☝️ Upwarding #7: Whale populations, “Get to” vs. “Have to”, Credit Card Rewards, and Fake Smiles
Welcome to this week's Upwarding newsletter. Issue #7
This week I had one of the most memorable moments of my life. I saw two humpback whales breeching. Like this:
Want some good news? Humpback whales almost went extinct in certain parts of the world in the 1990s, but they have staged a major comeback. By the way, so have bald eagles and honeybees.
I am amazed at the power of language to shape our thoughts. One we use a lot in my household is rephrasing “I have to” with “I get to”. “I have to do the dishes” vs. “I get to do the dishes”. It’s a nice happiness hack. Here’s a good post about it from a spirituality blog.
If you’re having trouble motivating for a workout, I strongly recommend working out with a friend. Even though I don’t love running, I run every Tuesday with my friend Zack. The benefits are: 1) accountability – once you commit to a time you can’t bail on someone else as easily as you can skip a workout yourself. 2) you get in shape. 3) you build a friendship. I can’t recommend it more highly – it’s a true triple-win. If that’s not enough, here are some other benefits.
I’ve done it backwards by making friends/being friendly with people I see regularly at my gym and yoga studio.
Because I’m obsessed with optimizing things (which likely makes me less happy) I spent a lot of time figuring out the best credit card rewards program. I’ve settled on a cash back credit card (you should get at least 2% on everything) for most purchases, plus a rewards credit card for business purchases. But the best credit card “reward” may be from not using one at all. Here’s my take on the number of credit cards you should have. And here’s some further reading on why people spend more when they use plastic.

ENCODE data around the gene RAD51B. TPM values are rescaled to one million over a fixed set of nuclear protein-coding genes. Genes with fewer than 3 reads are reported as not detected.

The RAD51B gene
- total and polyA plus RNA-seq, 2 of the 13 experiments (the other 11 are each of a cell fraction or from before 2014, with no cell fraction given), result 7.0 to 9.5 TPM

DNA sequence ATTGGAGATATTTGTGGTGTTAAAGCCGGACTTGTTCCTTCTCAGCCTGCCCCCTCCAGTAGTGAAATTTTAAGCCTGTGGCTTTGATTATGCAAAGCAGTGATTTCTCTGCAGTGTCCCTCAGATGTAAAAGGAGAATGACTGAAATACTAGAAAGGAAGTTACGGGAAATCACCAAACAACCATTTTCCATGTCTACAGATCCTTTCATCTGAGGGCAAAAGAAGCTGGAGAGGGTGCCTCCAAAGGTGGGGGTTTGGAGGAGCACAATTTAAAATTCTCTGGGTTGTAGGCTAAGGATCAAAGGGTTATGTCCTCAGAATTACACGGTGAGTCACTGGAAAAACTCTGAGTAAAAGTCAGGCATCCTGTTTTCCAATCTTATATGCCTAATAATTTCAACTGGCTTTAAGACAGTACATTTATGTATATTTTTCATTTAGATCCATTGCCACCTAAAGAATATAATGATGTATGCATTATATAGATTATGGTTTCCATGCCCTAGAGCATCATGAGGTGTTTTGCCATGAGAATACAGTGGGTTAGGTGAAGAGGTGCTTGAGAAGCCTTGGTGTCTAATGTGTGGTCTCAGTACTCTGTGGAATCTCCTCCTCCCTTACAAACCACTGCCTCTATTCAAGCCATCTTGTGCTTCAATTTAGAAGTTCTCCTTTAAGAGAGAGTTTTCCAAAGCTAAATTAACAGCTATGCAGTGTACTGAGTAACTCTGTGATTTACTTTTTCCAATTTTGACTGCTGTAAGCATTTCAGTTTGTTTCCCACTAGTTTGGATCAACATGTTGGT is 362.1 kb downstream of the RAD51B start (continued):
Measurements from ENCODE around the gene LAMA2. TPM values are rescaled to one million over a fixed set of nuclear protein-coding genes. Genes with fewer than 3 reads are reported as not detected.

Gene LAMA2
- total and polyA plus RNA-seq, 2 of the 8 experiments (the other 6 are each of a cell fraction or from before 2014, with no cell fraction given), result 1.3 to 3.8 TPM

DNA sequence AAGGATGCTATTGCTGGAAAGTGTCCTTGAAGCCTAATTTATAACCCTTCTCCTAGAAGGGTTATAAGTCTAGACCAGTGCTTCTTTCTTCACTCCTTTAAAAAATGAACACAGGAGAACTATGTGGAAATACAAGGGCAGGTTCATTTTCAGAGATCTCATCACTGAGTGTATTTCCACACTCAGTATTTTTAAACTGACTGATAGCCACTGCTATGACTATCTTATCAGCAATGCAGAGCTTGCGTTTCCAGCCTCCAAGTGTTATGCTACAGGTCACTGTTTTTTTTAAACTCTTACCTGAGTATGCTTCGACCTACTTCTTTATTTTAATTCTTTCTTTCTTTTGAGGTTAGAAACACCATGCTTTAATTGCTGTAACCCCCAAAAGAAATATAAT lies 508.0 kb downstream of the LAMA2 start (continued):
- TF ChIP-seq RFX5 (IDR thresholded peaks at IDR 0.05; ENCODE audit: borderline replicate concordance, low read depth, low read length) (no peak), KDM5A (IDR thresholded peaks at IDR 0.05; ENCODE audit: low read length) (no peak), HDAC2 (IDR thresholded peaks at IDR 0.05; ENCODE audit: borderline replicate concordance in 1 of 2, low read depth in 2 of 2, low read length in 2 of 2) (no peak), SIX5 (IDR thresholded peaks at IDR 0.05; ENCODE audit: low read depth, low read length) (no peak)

Some of the best medical advice I’ve received is from nurses. Nurses see and talk to a lot of patients, so they are further from “studies” and closer to “experience”. A nurse at an allergy clinic once told me she was surprised by how many people report that their allergies cleared up when they gave up or significantly restricted dairy. For numerous reasons including malpractice concerns, the huge time constraints doctors are under, and mixed results from poorer quality studies, you likely won’t hear this from an allergy doc. But it undoubtedly worked for me – I went from using allergy medicine every single day to almost never.
People are told to hold a pencil in their mouth while they make a smiling face. “Even if people don’t realize they’re smiling, the signals created by the upturned corners of the mouth feed back to their brain and automatically boost their mood”. I’m a fan of being authentic but apparently sometimes you just have to fake it.
Maybe Aaron Burr in Hamilton was right – talk less, smile more…
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